It's not often that one meets a man who, at age 82, is trying to recapture something that he lost at 19. But Marty Reisman, as he'd be the first to tell you, is not a normal man. Just look at the guy, seated across the table at a noisy Chinese restaurant near the United Nations Building in New York City. Men in dashikis and turbans walk past the open windows, but it's Marty who turns heads – dressed head to toe in custom-tailored black, wearing both aviator sunglasses and a Panama hat indoors. Even in Manhattan, octogenarians don't typically leave the house dressed like Huggy Bear's Caucasian twin. They also don't introduce themselves by saying "I'm going to step around the corner to get one of those big bottles of beer. You want one?" If Marty didn't carry himself with the swagger of a champion, even a champion six decades removed from his greatest triumph, he'd be ridiculous.
Such is the paradox of life as Marty "The Needle" Reisman, ping-pong hustler. On the one hand, he styles himself as an athletic assassin, a killer ever alert for his next duel. On the other hand, his weapon of choice is a paddle that, stapled to a rubber ball and string, might be handed out at a child's birthday party. Nobody understands this absurdity better than Marty. He once described his illustrious career in table tennis as "a funny way to spend a life." Most sports that the average American male imagines he could, with a little practice, compete in professionally – golf, bowling, stock-car racing – are at least contested in manly, back-slapping environments. Ping-pong is played in the basement next to the clothes dryer. Even Marty admits that the game to which he's given his life tends to be seen as "the lowest athletic endeavor on the world totem pole, next to marbles maybe."
And yet here he is, talking faster than I can scribble, jabbering on about how he's still working the kinks out of his stroke, how he's sniffing around for a serious winner-take-all "money game," how in the past couple of years he has almost single-handedly sparked a renaissance in his beloved sport. He might even be right. After decades of slow decline, table tennis has staged a miraculous rally.
Despite American ping-pong's long hibernation, Marty was never one of those athletes who reach retirement age, crank the La-Z-Boy to full recline, and announce that upon further review, they wouldn't change a thing about their lives. "I've gone back and replayed every point in every match I ever played," Marty told me more than once during conversations we had over several months. (I was not, I quickly learned, the first reporter to invite himself for a visit into Marty's life only to find that there was no exit door.) Something about Marty reminded me of Johnny Cash, and not just his monochromatic sartorial taste. Both men realized early on that if a man devotes his life to his God-given talent and never abandons it, even when everyone else has moved on to other things, the world might just come back around eventually and admit that he'd been right all along.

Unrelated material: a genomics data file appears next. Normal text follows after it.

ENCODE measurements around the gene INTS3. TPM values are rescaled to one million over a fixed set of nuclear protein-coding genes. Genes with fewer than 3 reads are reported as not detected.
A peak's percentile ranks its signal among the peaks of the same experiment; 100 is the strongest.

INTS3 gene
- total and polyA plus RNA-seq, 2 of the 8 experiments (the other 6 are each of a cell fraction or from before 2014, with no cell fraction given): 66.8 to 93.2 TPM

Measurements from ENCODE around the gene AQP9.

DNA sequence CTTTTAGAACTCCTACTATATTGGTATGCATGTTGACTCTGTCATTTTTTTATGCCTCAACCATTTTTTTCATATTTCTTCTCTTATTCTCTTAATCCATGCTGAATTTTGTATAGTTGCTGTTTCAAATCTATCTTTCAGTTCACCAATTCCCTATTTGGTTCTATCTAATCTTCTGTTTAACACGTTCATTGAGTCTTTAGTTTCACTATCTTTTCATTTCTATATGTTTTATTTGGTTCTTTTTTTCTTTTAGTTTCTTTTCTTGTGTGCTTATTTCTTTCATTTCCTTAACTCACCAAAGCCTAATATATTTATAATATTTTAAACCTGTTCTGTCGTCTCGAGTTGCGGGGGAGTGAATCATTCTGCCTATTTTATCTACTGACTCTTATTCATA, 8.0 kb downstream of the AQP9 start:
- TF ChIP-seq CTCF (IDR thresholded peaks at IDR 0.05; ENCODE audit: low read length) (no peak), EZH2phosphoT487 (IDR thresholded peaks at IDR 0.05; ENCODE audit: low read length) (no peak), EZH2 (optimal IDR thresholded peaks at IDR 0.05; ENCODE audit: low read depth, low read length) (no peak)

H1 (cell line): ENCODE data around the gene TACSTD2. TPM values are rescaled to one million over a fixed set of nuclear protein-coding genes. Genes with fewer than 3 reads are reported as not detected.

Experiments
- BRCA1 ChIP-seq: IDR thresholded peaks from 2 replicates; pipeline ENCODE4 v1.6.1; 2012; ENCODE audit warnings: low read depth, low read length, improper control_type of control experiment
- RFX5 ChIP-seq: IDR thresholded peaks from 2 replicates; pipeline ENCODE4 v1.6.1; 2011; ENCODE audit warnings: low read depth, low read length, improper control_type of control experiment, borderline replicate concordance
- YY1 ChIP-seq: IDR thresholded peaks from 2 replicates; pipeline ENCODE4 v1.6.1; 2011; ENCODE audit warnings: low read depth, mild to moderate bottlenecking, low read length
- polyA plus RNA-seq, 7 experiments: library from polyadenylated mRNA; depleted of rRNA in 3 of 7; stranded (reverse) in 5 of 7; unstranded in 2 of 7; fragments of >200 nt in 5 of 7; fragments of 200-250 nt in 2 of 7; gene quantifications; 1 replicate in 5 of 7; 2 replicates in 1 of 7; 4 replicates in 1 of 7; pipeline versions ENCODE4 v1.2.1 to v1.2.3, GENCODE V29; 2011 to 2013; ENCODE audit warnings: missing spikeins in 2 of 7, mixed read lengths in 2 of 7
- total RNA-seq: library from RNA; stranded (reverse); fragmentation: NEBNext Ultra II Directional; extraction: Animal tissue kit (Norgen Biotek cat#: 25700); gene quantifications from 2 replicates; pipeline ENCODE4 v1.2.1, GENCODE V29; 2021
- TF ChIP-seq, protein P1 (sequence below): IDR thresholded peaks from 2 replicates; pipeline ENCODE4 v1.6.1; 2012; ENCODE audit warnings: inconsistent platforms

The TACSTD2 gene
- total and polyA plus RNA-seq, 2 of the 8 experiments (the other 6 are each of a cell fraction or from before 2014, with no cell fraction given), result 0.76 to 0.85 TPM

In the video below, Reisman demonstrates how to properly grip a paddle and execute a backhand push stroke.
If I were a betting man like Marty, I'd wager that almost no one reading this has seen ping-pong played for stakes higher than having to chug the plastic cup of Miller Lite into which a ball has just kerplunked. Competitive table tennis, once a serious spectator sport, no longer draws much interest outside of the Far East because the modern game is, in Marty's words, "totally boring." In a typical exchange, player one serves with a paddle engineered for maximum speed and velocity, player two returns the lightning serve, and player one quickly smashes the ball back for a win. (Both players are almost certainly Chinese; China has ruled table tennis since Chairman Mao declared it to be the national game of the new People's Republic in the mid-1950s.) All of this transpires in about one and a half seconds; following the action is like trying to watch a jai alai match conducted on a racquetball court.
That's not Marty's game. Marty plays classic hardbat ping-pong, with a hardwood paddle covered by only a thin sheen of rubber. ("Table tennis" and "ping-pong" are just different names for the same sport.) This is what Marty calls "the witty game," an urbane dialogue between two players that unfolds like a chess match, as hardbat grandmasters set up their winning shots several moves in advance. Games can stretch on for hours to the hypnotizing, metronomic plick-plock of the plastic ball, as soothing as rain on a tin roof. Hardbat bears about as much similarity to modern table tennis as "Folsom Prison Blues" does to "Achy Breaky Heart."
Hardbat saved Marty's life. He was a neurasthenic kid from New York's dicey Lower East Side, who by the age of 10 had survived the collapse of his parents' marriage and a nervous breakdown. "We were in a school assembly, right after singing 'The Star-Spangled Banner' and about to say the Pledge of Allegiance," Marty recalls, "and I was overcome with panic that I was going to die. I let out a tremendous scream in the middle of the assembly." A nightmare month in the infamous Bellevue mental hospital followed. At 11, Marty picked up a paddle at a local community center and discovered his hidden talent. "I have no memory of ever playing poor table tennis," he says. His wicked 115-mile-an-hour forehand kill shot would be dubbed the "Atomic Blast" by the ping-pong press. (Yes, such a thing once existed.) There was no Nick Bollettieri academy for promising pongers; Marty cut school to play 10 hours a day for nickels and dimes against shady characters in city parks. One notorious pedophile would bet boys double-or-nothing, until the only way to pay off the wager was through a noncash transaction. Marty quickly picked up the cardinal rules of the ping-pong hustle. Never suggest the game yourself – let the mark do it. Ditto on the price of the wager, in case the sucker senses he's being set up. Keep the score close so that your winning looks like a fluke. By 14, Marty was supporting himself financially. "I only bet on a sure thing – myself," he says.